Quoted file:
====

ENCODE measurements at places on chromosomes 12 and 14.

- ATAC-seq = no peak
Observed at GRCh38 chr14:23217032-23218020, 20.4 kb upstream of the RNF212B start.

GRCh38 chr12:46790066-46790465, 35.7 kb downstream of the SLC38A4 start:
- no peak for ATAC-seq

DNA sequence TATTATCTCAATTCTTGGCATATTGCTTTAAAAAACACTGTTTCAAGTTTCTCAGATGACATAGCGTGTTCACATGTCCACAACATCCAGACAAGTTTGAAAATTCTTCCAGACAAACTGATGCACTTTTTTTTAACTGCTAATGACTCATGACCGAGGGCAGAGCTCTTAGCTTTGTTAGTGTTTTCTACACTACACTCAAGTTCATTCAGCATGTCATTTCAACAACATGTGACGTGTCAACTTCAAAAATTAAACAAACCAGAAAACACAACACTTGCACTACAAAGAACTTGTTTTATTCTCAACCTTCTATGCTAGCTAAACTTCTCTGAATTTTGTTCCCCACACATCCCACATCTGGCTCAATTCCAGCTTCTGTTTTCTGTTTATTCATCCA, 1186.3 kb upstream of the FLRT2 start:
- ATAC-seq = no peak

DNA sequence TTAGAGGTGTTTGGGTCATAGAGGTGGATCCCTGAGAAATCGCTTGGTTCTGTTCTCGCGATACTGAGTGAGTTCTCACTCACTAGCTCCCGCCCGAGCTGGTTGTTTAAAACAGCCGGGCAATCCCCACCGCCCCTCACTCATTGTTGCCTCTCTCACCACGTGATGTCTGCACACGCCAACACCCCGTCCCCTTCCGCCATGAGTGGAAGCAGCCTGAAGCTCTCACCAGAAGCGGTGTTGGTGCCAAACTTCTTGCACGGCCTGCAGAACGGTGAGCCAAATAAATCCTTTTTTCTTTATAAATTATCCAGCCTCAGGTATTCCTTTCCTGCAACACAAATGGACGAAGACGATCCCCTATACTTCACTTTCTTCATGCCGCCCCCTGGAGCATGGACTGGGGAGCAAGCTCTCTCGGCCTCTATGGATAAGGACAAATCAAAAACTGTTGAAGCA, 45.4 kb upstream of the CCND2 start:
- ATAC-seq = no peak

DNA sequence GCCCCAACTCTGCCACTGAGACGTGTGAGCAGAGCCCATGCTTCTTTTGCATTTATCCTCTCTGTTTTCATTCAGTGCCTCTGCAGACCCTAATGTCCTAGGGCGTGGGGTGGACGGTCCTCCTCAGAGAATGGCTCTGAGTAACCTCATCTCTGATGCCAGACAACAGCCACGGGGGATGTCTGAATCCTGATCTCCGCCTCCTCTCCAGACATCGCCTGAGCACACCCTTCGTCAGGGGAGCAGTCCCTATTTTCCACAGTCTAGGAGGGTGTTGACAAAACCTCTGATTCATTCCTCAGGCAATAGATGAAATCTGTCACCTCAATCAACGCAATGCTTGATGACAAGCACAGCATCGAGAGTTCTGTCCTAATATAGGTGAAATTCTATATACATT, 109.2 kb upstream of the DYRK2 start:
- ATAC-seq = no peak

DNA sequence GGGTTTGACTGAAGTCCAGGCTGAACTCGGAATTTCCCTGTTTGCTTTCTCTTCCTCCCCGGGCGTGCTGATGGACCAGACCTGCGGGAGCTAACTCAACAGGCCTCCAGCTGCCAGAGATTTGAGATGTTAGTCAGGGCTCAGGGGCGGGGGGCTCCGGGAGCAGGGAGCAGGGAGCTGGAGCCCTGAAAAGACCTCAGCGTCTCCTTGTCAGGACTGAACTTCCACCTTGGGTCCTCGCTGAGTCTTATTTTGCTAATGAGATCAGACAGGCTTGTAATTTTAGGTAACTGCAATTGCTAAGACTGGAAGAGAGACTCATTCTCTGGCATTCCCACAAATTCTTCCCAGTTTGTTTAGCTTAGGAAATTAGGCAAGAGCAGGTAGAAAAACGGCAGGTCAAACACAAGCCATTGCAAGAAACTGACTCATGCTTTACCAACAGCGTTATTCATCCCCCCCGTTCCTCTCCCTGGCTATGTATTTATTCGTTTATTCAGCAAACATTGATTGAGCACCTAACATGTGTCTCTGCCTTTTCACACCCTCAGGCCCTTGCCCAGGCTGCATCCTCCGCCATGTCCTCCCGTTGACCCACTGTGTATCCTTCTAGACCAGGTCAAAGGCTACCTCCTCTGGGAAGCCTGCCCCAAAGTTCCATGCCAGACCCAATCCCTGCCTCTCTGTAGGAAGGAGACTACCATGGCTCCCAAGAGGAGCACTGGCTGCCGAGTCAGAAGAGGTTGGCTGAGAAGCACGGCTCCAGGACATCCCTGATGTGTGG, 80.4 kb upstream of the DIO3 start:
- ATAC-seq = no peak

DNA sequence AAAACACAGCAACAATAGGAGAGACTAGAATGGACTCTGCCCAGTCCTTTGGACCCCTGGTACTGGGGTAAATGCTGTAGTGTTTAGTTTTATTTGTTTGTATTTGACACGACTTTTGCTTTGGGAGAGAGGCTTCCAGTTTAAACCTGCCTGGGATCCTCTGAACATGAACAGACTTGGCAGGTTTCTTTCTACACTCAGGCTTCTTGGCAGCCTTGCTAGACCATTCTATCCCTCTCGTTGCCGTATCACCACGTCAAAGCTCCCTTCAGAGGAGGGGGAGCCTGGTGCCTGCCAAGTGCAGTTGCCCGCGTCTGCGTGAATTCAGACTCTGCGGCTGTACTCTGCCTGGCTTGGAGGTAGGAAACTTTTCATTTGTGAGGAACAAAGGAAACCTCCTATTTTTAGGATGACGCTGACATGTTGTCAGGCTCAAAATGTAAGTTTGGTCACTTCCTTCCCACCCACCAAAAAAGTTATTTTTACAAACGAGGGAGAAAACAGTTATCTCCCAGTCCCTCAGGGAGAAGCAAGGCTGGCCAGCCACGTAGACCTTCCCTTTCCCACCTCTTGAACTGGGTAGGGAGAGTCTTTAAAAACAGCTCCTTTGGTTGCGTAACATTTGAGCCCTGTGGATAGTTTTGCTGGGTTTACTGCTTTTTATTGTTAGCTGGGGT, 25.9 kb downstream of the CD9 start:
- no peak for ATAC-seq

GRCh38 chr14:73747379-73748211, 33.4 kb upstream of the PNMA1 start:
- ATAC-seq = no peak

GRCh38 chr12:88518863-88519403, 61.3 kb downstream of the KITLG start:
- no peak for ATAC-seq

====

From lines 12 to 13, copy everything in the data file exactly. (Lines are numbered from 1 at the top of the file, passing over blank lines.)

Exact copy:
DNA sequence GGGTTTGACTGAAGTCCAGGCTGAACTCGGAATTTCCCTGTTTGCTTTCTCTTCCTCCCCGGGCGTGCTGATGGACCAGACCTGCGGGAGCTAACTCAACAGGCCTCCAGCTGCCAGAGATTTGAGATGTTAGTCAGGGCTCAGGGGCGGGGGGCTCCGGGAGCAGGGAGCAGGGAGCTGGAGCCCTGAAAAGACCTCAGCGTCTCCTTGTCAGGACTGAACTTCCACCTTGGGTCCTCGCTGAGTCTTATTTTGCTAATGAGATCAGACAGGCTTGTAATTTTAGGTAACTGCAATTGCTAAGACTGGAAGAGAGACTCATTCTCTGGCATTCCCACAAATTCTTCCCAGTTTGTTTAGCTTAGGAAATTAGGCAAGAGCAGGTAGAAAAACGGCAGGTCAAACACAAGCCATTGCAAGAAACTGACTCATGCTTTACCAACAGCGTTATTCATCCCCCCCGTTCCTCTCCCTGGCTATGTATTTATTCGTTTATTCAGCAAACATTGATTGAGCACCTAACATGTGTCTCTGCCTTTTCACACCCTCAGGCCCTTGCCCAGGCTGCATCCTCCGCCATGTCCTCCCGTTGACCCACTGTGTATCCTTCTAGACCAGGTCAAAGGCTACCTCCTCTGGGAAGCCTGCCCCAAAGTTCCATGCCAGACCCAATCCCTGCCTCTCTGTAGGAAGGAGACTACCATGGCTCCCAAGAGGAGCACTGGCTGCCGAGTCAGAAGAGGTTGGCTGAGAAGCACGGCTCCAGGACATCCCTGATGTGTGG, 80.4 kb upstream of the DIO3 start:
- ATAC-seq = no peak